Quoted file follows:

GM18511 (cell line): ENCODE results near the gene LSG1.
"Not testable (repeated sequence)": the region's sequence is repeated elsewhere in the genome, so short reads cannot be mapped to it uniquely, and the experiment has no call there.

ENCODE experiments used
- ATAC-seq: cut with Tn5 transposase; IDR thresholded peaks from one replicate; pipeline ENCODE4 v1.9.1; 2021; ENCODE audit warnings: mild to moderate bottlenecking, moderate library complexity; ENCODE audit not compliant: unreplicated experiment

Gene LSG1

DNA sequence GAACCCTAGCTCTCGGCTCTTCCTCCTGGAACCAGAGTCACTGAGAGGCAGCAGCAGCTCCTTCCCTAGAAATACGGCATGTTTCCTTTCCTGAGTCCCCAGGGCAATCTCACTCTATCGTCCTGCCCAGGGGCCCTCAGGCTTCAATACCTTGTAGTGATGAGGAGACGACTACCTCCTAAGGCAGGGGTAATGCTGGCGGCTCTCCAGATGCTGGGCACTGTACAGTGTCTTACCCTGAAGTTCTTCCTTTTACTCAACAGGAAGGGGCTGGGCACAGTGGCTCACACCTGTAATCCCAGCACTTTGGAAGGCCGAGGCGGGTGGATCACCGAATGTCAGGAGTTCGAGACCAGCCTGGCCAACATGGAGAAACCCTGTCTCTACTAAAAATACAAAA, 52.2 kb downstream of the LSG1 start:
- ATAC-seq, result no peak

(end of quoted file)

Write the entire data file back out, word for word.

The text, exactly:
GM18511 (cell line): ENCODE results near the gene LSG1.
"Not testable (repeated sequence)": the region's sequence is repeated elsewhere in the genome, so short reads cannot be mapped to it uniquely, and the experiment has no call there.

ENCODE experiments used
- ATAC-seq: cut with Tn5 transposase; IDR thresholded peaks from one replicate; pipeline ENCODE4 v1.9.1; 2021; ENCODE audit warnings: mild to moderate bottlenecking, moderate library complexity; ENCODE audit not compliant: unreplicated experiment

Gene LSG1

DNA sequence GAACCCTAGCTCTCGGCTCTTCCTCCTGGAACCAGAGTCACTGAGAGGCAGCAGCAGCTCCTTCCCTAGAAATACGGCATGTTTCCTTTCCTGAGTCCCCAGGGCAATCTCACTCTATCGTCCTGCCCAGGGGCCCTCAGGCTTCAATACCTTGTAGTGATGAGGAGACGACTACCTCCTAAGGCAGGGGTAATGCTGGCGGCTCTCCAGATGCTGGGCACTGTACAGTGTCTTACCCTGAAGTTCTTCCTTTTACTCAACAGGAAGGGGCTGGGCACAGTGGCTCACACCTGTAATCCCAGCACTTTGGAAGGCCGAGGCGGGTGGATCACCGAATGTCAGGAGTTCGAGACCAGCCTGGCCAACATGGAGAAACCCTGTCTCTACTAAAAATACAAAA, 52.2 kb downstream of the LSG1 start:
- ATAC-seq, result no peak